In a recent survey, thirteen percent of respondents who didn't own an iPhone said they'd consider buying one just to get an Apple Watch. Apple's CEO, Tim Cook, also recently said that more Android owners were switching to iPhone than ever before. Combine them together, and that's potentially millions of first-time smartphone buyers and Android converts ready to put Apple products in their pockets and on their wrists this month. Are you one of them?
Logging. Controlling. Authenticating. Alerting. Communicating. These are all important things. They're things we need and want. But they're also brief things. They're intermittent and unpredictable things. They're things that the Apple watch will be able to do more efficiently — maybe even better — than our phones. By taking these things out of our pockets or purses and putting them on our wrists, the result is faster, more efficient, more subtle, and more socially acceptable interactions. In other words, less stressful and more enjoyable lives.
There have been numerous fitness bands and trackers over the years, but Apple has taken health and fitness to a new level with the watch. It doesn't just track activity and heart rate to measure walking, running, and stair climbing; it logs rowing machines and exercise bikes; it reminds you to stand up and move around, and rewards you for it. It makes the Apple Watch especially compelling. It can not only help quantify your life; it can become your virtual personal trainer.
The watch as remote control is something Apple hasn't shown off as much, but something that's incredibly interesting. With the Apple Watch, you can remotely access the viewfinder on your iPhone's iSight camera. It can also control your iPhone's music playback, both locally stored music and from iTunes Match. If your iPhone is streaming to AirPlay-enabled speakers, whether you're in your office or at the lake, you can control all of that as well, right from your wrist. Similar to the Remote app for iOS, the Remote app for the Apple Watch lets you connect to any Apple TV you own, at home or at work, along with any iTunes library on your Mac or Windows PC. As cool as media remotes could to be, the bigger promise is home automation. With Siri, Apple's personal digital assistant, and HomeKit, the company's accessory interface framework, you'll be able to do everything from opening and closing doors to setting lights to changing the temperature and more. And all with a word.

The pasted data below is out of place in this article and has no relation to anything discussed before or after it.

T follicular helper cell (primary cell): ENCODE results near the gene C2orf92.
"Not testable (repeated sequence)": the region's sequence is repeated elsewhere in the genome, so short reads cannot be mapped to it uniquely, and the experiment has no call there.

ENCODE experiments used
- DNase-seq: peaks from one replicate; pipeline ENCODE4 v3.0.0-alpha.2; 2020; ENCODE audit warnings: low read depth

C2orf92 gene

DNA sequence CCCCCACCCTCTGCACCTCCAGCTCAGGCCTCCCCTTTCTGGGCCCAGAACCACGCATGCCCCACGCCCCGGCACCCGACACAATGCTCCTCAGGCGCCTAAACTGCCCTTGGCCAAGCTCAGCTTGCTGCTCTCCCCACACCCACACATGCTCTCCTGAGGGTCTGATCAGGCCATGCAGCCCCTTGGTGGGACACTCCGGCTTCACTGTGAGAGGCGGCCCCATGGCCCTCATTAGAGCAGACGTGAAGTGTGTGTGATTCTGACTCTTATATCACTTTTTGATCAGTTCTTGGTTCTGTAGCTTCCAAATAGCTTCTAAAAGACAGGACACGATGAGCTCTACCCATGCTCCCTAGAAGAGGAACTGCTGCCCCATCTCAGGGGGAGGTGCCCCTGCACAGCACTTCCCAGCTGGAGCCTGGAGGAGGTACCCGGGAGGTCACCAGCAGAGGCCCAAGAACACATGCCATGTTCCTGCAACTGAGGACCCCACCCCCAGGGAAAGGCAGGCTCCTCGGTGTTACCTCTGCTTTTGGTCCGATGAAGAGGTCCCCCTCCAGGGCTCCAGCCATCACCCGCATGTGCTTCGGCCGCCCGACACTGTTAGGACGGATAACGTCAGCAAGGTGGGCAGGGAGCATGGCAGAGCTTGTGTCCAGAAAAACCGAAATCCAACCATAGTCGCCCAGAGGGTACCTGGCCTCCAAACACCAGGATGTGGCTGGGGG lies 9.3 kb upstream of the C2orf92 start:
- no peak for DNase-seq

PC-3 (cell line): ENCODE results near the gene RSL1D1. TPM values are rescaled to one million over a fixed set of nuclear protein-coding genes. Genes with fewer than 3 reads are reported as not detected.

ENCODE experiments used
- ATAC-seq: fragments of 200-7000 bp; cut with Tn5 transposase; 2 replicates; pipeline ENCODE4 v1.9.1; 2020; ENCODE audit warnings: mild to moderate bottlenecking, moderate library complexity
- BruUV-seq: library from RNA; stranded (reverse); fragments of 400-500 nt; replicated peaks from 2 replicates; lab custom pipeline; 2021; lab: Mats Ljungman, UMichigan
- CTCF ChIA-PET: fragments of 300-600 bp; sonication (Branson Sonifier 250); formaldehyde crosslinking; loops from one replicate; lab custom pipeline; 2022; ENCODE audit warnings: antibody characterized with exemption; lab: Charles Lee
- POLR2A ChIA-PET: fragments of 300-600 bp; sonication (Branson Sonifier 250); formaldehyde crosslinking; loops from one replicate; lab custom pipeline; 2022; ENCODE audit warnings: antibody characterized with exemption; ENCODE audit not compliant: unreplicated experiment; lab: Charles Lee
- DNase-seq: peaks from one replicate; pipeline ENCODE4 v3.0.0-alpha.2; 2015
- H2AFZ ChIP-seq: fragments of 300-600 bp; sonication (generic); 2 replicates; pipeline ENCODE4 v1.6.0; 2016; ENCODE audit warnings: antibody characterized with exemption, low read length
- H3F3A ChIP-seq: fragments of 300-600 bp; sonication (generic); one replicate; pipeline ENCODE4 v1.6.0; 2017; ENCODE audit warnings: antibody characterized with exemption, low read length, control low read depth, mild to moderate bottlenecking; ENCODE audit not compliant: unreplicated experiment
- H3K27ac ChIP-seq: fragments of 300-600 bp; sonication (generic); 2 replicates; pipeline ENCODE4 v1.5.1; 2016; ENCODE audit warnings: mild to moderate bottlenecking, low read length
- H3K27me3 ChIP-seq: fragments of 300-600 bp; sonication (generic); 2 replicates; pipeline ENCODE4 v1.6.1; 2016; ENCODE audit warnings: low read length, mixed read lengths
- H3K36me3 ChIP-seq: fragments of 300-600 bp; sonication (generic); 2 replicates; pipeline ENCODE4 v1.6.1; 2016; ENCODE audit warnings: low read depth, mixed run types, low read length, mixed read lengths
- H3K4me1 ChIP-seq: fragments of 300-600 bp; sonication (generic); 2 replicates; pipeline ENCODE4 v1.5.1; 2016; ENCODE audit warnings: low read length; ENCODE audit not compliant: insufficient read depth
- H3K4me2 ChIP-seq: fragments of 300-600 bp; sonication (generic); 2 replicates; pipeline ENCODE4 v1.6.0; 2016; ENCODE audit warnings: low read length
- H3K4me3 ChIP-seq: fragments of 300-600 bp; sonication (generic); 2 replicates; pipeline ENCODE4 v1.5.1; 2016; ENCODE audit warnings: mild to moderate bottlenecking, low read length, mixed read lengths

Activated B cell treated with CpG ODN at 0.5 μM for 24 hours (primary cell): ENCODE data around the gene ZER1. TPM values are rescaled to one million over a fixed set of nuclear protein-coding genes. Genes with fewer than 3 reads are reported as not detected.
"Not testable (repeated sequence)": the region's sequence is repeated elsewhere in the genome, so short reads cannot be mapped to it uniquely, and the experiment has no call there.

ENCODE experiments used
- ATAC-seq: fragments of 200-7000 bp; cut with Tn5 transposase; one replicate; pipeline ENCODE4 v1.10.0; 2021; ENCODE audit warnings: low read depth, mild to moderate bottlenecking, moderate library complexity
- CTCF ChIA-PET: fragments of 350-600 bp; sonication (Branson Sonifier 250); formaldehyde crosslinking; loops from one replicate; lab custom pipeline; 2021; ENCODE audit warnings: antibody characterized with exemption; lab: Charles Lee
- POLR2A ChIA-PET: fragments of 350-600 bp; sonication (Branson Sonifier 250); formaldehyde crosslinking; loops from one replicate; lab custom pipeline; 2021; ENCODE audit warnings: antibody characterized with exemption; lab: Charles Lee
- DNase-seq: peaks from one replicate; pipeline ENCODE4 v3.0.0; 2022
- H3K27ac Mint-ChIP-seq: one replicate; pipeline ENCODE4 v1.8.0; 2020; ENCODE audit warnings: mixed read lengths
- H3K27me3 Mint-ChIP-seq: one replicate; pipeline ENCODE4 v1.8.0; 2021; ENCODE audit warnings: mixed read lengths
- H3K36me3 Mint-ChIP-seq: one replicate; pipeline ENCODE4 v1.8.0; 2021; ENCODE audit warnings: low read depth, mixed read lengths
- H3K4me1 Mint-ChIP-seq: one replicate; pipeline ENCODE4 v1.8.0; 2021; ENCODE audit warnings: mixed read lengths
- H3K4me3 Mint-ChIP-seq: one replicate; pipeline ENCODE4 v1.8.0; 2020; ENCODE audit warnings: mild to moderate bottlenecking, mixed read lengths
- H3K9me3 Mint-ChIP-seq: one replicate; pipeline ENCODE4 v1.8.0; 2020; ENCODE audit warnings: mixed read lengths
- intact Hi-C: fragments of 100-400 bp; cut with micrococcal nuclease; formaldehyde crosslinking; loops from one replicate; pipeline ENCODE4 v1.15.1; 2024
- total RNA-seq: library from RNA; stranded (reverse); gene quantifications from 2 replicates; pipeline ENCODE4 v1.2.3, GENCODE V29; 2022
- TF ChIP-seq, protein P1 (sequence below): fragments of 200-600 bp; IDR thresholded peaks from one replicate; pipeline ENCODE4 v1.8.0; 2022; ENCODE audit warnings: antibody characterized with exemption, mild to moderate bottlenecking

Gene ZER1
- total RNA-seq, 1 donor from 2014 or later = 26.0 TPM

Digital wallet and keychain
Something else that will be compelling to many is Apple Watch as digital wallet and keychain. We've seen Apple Pay already, but when it comes to authentication, there's a lot more to see. The Alarm.com app, for example, will not only let you monitor a live feed of your home from your Apple Watch but also do things like open or close your garage door, even when you're far from home. The Starwood Hotel & Resorts app — think W and Aloft — will not only lets you check in and find your room, right from the Apple Watch, but it lets you open the door as well. And there's a lot more to come.
Before and after
If you look at phones before the iPhone, and then look again after, you can see the divide as clearly as any great extinction layer in the earth. Nothing was the same. Whether the Apple Watch can do that for wearable we'll have to wait and see. If it can, you can be in on the ground floor of the next big step forward in mobile computing. You can help discover it. All that, and you get an iPhone as well. Great hardware and great software, both working together in a way no other manufacturer has managed to duplicate, not when it comes to both operating system and apps.
Time to switch
We've been getting a lot of questions from people considering switching to the iPhone just to get the Apple Watch. (That's part of the reason we made the Apple Watch FAQ and Apple Watch buyers guide, after all.) If you're one of those people, let me know — are an Apple Watch and iPhone in your future? And if you're still on the fence, what are you looking for to help you decide?
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Rene Ritchie is one of the most respected Apple analysts in the business, reaching a combined audience of over 40 million readers a month. His YouTube channel, Vector, has over 90 thousand subscribers and 14 million views and his podcasts, including Debug, have been downloaded over 20 million times. He also regularly co-hosts MacBreak Weekly for the TWiT network and co-hosted CES Live! and Talk Mobile. Based in Montreal, Rene is a former director of product marketing, web developer, and graphic designer. He's authored several books and appeared on numerous television and radio segments to discuss Apple and the technology industry. When not working, he likes to cook, grapple, and spend time with his friends and family.